Wednesday, September 26, 2012
The Day That Changed My Life - MD Anderson Moon Shots Program Brings Hope That Will Change The Lives of Many
And off I went to Houston, Texas. Totally excited! Get your snacks, this is going to be good.
The big day arrived, Friday, September 21st, 2012. There was a breakfast reception where the invited guests mingled and met the President of MD Anderson Cancer Center, Dr. Ronald DePinho. The conference room was filled with a mix of medical staff, cancer patients/survivors and their families as well as the media. I found my seat and waited with a smile. You cannot imagine how happy I was, happy for the news that will affect the lives of so many.
Dr. DePinho opened up with a welcome, introduced the guests on the stage and the moment that I waited for had come - the launch of the Moon Shots Program. This program will dramatically accelerate the pace of converting scientific discoveries into clinical advances that reduce cancer deaths.
Here are the 8 cancers that the program will target on the initial launch:
**Acute Myeloid Leukemia/Myelodysplastic Syndrome
**Chronic Lymphocytic Leukemia
**Triple Negative Breast and Ovarian Cancers - two cancers linked at the molecular level.
Tears of joy flowed as I thought of the families who would be able to enjoy their time with their loved ones - living longer lives. Weddings, graduations, concerts, births, baptisms, christenings, confirmations, bar and bat mitzvahs and other important events will be shared together.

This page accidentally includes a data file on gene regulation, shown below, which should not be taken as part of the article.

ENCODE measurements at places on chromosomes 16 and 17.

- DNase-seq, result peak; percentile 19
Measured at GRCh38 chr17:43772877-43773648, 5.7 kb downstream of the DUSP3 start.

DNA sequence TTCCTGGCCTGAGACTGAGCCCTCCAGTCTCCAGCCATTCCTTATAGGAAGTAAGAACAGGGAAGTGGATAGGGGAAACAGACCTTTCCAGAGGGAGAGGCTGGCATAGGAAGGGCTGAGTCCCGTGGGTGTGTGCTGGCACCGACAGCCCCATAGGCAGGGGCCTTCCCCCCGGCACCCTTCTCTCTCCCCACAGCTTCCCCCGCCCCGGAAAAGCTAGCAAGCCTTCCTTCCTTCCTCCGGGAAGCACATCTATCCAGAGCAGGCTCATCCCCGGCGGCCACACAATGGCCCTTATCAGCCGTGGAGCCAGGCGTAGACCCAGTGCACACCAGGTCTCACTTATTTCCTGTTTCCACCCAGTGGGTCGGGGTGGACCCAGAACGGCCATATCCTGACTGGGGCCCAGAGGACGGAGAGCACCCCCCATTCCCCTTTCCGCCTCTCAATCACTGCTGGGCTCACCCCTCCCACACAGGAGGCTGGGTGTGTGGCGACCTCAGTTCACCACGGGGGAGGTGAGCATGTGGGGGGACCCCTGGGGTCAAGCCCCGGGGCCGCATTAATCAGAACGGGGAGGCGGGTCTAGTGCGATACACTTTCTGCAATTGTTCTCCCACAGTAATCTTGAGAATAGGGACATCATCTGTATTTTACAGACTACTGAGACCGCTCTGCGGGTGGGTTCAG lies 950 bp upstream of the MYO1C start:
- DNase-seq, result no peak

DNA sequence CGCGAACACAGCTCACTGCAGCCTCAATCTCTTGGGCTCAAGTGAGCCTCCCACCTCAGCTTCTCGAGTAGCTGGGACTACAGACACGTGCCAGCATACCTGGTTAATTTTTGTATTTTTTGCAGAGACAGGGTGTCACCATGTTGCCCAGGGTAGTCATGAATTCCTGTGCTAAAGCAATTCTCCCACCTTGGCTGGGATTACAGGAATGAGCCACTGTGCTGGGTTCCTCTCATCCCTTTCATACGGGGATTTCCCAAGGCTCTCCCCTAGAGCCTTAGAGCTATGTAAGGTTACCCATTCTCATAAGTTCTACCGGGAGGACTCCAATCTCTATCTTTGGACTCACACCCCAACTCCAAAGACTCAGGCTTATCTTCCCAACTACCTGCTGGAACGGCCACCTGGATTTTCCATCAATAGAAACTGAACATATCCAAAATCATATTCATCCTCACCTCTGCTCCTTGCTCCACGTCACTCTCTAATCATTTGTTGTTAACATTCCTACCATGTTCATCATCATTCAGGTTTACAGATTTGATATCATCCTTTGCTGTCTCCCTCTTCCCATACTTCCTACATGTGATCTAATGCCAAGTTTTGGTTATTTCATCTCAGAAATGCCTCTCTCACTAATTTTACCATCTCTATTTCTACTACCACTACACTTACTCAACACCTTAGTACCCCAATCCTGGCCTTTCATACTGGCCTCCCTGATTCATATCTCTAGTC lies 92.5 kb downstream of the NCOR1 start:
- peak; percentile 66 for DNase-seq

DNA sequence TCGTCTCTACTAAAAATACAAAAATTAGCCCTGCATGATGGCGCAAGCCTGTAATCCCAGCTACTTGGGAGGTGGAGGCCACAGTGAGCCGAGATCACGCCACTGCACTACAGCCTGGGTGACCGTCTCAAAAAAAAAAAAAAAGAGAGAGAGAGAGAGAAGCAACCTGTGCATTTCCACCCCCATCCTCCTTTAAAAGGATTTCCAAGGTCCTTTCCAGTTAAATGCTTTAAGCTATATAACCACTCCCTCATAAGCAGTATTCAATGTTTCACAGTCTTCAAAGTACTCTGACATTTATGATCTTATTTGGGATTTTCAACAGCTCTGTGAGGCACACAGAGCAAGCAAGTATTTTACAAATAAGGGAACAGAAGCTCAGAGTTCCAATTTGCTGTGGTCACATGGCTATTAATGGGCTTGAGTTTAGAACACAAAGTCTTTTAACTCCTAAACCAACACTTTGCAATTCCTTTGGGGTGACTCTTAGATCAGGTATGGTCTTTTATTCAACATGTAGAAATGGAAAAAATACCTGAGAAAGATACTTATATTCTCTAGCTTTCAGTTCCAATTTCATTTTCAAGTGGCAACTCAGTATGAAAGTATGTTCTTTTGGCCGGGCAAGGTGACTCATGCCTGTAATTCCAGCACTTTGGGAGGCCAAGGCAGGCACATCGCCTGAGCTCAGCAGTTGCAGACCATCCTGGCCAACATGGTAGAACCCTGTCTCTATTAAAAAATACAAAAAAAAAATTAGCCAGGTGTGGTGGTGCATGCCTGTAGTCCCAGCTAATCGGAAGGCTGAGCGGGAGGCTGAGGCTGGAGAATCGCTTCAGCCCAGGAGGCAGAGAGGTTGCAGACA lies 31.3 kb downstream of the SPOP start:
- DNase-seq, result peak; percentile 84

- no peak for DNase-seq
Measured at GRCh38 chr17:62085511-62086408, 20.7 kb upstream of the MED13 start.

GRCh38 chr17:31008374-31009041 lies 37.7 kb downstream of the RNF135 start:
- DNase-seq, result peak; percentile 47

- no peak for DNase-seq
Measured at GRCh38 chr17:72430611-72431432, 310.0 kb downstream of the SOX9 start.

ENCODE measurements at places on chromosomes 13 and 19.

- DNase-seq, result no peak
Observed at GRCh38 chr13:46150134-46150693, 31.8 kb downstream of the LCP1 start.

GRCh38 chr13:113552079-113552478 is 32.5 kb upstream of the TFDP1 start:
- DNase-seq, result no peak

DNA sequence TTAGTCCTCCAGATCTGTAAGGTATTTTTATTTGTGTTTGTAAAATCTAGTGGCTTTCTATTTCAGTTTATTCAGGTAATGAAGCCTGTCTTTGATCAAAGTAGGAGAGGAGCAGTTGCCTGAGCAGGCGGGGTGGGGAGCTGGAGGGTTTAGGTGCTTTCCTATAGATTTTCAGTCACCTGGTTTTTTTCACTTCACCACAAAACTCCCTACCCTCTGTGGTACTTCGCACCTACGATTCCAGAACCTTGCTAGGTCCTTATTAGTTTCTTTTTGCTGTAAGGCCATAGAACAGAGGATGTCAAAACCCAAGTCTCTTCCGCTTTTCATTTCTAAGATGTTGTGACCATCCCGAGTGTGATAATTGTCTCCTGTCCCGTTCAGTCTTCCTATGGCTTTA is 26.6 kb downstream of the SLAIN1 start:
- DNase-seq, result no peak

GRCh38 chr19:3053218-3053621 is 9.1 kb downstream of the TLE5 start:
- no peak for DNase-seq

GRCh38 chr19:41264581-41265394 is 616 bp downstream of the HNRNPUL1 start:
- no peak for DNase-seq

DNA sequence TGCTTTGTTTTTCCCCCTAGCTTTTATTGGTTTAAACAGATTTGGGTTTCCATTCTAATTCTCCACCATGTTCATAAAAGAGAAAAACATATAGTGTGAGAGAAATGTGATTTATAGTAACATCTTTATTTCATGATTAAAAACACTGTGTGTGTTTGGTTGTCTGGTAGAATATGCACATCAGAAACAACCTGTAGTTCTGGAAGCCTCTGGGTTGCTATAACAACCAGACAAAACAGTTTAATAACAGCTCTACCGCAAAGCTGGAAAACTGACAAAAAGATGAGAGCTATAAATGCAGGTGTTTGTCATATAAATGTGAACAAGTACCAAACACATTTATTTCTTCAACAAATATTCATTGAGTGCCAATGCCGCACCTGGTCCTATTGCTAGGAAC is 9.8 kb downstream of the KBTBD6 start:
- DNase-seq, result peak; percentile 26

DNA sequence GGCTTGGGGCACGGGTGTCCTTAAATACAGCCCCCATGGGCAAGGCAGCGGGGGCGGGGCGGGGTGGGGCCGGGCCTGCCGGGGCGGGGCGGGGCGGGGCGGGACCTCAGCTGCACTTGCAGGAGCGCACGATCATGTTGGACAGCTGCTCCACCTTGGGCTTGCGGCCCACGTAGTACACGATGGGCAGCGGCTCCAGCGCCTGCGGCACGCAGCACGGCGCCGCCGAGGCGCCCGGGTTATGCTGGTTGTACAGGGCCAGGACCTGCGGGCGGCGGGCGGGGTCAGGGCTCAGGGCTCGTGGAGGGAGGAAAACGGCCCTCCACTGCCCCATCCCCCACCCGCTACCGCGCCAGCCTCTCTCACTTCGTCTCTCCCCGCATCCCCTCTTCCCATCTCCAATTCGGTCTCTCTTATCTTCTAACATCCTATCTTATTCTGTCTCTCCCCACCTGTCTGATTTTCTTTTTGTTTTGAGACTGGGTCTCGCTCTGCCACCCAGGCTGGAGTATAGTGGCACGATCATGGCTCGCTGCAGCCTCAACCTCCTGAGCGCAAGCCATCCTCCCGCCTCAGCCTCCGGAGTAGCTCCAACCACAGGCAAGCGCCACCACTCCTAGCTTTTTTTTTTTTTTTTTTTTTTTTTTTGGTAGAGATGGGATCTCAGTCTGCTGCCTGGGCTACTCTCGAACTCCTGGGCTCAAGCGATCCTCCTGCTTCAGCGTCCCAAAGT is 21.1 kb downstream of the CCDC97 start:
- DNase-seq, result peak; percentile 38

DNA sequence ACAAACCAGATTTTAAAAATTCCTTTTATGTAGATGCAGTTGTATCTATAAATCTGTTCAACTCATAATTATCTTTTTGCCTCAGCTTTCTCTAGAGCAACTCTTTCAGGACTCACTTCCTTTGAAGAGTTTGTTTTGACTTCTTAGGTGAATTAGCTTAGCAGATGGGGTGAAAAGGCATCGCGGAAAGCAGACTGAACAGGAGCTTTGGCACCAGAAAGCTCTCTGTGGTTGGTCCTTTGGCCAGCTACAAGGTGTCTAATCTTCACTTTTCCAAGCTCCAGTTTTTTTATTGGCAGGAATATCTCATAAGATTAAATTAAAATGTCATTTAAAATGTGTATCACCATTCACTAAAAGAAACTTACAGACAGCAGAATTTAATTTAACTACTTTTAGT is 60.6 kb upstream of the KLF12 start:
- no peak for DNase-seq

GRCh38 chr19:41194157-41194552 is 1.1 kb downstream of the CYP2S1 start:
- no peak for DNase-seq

As we follow the journeys of those whose lives have been touched by cancer, it gave me a thrill to be a part of such an ambitious program. Stay tuned for more on the MD Anderson Moon Shots Program and the wonderful people I met there. Coming soon the journey of a newlywed couple who are both fighting cancer.
Monday, September 10, 2012
Multiple myeloma is a blood cancer where the plasma cells, in the bone marrow multiplies uncontrollably. The cells may cause damage to the bone, causing bone pain. As a result, myeloma may also cause anemia, damage to the organs in the body, problems with bruising/bleeding and infections.
When one is diagnosed with Multiple myeloma, it instantly creates a fear of death. However, although it is considered to be incurable - it is treatable. During the last few years, more treatments have become available that helps to prolong the lives of those diagnosed with the disease to live longer, healthier lives.
While each journey is unique, we all share a common theme cancer changes our lives forever.